Guest artists on “Alborada do Brasil” included Adriana Calcanhotto, Lenine, Carlinhos Brown, Dominguinhos, Yamandú, DJ CIA, Fernanda Takai, Escola de Samba Beija Flor….. also joining Carlos on the album are his old friends, The Chieftains. “Alborada do Brasil” was produced by Carlos with Alê Siqueira (Tribalistas, Omara Portuondo) and Mario Caldato Jr. (Jack Johnson, Beastie Boys, Marisa Monte).

Please click here for more info about German release and German liner notes.

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Carlos Núñez + OSG - convidados especiais: The Chieftains

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The Times

The Herald

The Scotsman

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Festival favourite Carlos Núñez returns to Celtic Connections with a stunning show based on his latest acclaimed album Alborada do Brasil, exploring the musical links between his native Galicia and Brazil. After previous collaborations with everyone from Alan Stivell to Jackson Browne, Ry Cooder to Monserrat Caballé, Núñez originally visited Brazil on the trail of his emigrant grandfather. With Galicia and Portugal having once formed a single medieval kingdom, he discovered that Iberian bagpipes like his own had preceded him there by some 500 years. Alongside Núñez’s regular band, tonight’s performance features Brazilian guests Fernanda Cabral (vocals) and Alan Souza (percussion), plus Scottish drumming troupe Rhythm Wave and The National Youth Pipe Band of Scotland.


Carlos has spent three years in Brazil researching and recording his new album “Alborada do Brasil” (Sony) that is receiving some of his best reviews to date.

He went after the traces of his great grandfather, the only musician that preceded him in his family, who emigrated to Brazil early 20th century and disappeared. Not only he found out what had happened of him but also unexpected cultural connections of the huge country and his small Galicia :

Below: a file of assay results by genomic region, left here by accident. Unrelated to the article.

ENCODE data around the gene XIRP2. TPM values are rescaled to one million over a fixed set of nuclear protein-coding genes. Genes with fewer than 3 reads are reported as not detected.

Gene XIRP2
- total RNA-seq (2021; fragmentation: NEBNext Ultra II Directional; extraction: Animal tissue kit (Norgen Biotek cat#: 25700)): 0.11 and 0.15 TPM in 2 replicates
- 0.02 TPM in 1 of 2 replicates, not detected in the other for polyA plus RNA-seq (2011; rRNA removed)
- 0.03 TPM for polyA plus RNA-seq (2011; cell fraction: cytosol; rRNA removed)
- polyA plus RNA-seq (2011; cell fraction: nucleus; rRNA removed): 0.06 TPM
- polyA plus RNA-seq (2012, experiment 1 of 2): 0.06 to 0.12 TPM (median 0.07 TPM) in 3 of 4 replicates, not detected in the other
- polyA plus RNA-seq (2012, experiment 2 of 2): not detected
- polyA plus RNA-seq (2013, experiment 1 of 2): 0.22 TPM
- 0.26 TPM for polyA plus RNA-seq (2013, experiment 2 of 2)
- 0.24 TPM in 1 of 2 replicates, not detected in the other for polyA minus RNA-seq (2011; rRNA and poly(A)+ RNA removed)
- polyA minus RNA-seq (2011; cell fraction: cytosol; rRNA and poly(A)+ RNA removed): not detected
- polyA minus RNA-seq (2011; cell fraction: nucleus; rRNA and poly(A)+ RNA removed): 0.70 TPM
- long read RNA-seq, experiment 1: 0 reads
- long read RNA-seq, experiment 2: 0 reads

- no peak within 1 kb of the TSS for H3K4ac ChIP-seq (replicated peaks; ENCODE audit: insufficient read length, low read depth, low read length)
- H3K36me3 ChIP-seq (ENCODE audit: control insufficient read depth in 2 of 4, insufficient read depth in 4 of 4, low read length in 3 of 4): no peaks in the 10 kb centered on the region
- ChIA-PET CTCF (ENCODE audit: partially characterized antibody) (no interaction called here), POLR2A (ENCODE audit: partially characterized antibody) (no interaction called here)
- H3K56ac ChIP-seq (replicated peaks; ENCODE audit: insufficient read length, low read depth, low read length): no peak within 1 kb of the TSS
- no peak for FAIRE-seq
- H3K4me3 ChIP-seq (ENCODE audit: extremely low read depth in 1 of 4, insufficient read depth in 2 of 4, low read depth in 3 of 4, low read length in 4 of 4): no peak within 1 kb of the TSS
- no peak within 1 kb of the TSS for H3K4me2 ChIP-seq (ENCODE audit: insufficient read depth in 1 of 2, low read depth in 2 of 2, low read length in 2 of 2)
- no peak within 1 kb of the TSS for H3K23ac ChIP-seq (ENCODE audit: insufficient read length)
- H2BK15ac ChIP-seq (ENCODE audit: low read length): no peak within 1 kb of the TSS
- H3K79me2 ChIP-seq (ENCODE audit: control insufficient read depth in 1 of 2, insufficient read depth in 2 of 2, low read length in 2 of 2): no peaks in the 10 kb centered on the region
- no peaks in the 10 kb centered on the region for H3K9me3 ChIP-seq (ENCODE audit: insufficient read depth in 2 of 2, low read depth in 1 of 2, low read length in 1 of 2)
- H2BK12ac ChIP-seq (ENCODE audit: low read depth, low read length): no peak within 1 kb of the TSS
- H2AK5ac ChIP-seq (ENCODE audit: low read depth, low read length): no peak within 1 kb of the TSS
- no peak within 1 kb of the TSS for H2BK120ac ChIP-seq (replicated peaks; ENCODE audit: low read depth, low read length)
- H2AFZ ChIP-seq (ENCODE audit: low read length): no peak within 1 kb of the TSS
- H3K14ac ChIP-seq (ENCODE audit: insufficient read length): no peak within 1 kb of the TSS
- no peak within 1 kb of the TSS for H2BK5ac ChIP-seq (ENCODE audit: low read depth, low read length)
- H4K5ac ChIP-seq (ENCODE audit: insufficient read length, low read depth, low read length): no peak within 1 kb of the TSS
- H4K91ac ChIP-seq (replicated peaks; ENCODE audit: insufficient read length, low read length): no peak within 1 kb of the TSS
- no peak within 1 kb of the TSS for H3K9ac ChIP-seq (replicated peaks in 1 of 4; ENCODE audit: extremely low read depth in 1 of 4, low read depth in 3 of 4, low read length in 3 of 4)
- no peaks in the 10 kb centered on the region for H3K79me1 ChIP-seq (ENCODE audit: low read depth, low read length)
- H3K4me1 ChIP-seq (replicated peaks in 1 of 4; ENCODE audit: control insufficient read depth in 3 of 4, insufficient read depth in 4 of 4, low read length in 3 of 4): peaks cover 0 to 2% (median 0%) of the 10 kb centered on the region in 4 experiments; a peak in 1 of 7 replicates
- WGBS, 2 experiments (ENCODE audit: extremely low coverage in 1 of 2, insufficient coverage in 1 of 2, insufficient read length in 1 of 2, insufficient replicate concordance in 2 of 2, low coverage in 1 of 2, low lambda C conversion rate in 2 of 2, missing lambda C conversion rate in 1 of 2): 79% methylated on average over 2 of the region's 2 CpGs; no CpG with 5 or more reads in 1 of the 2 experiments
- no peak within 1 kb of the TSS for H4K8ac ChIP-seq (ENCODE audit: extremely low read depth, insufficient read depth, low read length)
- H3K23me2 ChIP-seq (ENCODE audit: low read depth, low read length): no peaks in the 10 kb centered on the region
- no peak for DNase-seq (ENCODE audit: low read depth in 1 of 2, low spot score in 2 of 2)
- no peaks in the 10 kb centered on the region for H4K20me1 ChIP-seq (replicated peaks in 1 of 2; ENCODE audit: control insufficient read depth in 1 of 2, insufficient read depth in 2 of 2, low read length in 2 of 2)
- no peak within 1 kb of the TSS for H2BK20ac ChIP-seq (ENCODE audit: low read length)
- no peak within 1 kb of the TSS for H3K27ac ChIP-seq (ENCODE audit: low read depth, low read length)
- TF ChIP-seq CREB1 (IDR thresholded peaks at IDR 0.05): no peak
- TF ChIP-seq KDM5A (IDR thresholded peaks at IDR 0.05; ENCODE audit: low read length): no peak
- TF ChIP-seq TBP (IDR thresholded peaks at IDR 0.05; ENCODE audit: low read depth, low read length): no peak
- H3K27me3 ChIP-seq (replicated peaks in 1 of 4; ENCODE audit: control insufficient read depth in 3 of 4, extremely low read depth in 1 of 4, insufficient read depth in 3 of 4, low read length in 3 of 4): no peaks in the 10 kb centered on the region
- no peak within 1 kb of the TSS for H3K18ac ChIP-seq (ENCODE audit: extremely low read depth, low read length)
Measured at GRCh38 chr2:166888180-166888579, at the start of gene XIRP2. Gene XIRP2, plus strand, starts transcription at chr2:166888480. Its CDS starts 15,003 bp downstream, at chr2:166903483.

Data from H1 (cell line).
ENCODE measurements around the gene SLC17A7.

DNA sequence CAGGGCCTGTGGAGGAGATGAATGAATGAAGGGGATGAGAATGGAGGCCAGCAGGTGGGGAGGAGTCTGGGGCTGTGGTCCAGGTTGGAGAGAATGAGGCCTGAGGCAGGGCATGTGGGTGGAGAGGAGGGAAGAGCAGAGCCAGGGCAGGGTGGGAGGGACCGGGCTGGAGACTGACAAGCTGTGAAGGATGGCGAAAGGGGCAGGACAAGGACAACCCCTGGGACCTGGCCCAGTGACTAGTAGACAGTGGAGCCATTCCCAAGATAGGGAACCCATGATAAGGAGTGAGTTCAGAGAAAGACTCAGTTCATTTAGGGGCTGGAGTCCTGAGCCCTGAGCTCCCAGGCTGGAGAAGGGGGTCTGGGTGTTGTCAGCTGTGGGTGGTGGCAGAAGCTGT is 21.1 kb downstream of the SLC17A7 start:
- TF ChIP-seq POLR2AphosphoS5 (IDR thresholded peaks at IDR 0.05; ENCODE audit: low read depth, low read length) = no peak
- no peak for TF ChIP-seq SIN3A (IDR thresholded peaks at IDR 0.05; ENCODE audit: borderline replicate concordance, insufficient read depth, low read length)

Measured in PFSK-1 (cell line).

When the Portuguese first set feet in Brazil, the first instrument they played for the indigenous people were the bagpipes and to its sound they shared a dance, as described in their first letter to the King of Portugal in 1500. Even nowadays, Brazil’s oldest military corps, the Fuzileiros Navais from Rio, still play the pipes. And throughout the interior of the country we can hear pipe music, with their drones and ornamentation, although played by other instruments such as old fiddles, whistles, flutes, and accordions (called “gaita”, meaning bagpipes in Galician), but mixed with their amazing African percussion and rhythms.

Portuguese language originated in medieval Galician. For historical reasons Galicia and Portugal separated, being Galicia now part of Spain, but in the same way the North of Portugal is much closer culturally to Galicia, than to the South, the same can be applied to the rural Portuguese that populated Brazil. The Portuguese spoken in Brazil is still closer to Galician than that from Lisbon.

Even the name of Brazil seems to come from the Irish legend of Hy Brasil, the disappearing island, the Tir na Nog, the paradise behind the sunset, that obviously medieval-minded Atlantic sailors thought to have found seeing the coasts of the New World.

Carlos is joined by 100 musicians in the album : Adriana Calcanhotto, Lenine, Carlinhos Brown, Dominguinhos, Yamandu, Escola de Samba Beija Flor, DJ CIA, Fernanda Takai… but also The Chieftains. The album was produced by Carlos with Alê Siqueira (Tribalistas, Omara Portuondo) and Mario Caldato Jr. (Beastie Boys, Jack Johnson, Marisa Monte).

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Le Telegramme
France 3, broadcast friday 7 min. 9:24